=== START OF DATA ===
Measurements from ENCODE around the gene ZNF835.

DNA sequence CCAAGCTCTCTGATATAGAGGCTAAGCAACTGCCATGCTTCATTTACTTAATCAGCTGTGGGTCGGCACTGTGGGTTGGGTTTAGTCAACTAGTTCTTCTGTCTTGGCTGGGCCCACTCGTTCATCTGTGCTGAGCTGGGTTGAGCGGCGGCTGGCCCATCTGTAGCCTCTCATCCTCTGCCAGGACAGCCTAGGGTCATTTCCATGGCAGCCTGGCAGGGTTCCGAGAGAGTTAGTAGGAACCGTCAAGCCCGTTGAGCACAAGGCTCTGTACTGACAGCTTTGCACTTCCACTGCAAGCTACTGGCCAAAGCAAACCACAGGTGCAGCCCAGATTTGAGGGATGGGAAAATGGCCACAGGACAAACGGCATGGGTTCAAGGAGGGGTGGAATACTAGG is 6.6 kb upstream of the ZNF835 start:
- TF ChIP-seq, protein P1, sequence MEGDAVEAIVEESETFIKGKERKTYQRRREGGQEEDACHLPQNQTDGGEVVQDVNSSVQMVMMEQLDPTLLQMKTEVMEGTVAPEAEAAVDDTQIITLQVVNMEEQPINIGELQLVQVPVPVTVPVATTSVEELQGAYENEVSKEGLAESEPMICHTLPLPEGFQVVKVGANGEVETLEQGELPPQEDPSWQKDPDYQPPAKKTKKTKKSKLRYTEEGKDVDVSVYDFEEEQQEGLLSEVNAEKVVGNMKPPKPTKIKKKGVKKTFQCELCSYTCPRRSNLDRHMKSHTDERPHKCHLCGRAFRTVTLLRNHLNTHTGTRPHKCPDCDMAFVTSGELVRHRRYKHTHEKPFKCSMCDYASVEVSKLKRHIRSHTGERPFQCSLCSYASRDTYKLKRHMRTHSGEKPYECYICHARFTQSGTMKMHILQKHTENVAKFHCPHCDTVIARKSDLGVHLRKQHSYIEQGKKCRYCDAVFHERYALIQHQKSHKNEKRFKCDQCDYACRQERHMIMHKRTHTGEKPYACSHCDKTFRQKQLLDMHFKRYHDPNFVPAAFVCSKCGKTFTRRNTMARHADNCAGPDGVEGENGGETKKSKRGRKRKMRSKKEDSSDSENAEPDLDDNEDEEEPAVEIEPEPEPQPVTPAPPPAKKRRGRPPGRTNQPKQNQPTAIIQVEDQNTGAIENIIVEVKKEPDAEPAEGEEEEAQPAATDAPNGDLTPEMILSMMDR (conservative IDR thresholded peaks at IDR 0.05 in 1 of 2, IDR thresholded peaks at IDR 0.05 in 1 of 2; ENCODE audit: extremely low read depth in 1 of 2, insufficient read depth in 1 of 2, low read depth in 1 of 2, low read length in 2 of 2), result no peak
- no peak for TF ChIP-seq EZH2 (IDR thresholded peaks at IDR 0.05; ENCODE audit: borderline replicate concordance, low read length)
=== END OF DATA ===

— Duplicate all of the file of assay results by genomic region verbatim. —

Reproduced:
Measurements from ENCODE around the gene ZNF835.

DNA sequence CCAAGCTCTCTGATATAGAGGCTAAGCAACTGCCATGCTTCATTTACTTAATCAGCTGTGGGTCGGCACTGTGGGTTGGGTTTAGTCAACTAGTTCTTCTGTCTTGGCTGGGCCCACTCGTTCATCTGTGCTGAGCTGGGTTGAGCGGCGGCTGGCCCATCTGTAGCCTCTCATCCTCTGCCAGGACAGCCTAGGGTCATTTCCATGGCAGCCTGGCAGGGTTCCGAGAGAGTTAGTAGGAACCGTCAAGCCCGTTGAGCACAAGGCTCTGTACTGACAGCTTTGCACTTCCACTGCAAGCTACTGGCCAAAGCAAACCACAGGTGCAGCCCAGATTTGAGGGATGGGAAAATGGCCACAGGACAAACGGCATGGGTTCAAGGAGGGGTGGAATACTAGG is 6.6 kb upstream of the ZNF835 start:
- TF ChIP-seq, protein P1, sequence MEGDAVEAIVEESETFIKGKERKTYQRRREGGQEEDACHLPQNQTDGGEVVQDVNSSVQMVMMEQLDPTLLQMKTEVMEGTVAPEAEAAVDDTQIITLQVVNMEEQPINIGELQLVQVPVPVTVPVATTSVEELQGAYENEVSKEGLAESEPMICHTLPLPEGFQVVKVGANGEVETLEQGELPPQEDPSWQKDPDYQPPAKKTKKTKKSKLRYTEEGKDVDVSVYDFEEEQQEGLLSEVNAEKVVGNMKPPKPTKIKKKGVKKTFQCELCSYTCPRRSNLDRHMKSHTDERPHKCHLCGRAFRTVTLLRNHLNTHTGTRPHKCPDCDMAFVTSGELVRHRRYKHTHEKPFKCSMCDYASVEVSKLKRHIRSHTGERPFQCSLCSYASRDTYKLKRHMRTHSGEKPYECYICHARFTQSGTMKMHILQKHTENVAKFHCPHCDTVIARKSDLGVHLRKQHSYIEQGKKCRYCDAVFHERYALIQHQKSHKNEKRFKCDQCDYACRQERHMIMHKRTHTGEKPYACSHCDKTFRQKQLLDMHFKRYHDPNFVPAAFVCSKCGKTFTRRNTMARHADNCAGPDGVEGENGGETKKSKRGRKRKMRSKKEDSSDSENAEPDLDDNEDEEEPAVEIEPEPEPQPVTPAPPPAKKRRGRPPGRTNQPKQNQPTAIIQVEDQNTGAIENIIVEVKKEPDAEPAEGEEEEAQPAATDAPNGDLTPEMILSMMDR (conservative IDR thresholded peaks at IDR 0.05 in 1 of 2, IDR thresholded peaks at IDR 0.05 in 1 of 2; ENCODE audit: extremely low read depth in 1 of 2, insufficient read depth in 1 of 2, low read depth in 1 of 2, low read length in 2 of 2), result no peak
- no peak for TF ChIP-seq EZH2 (IDR thresholded peaks at IDR 0.05; ENCODE audit: borderline replicate concordance, low read length)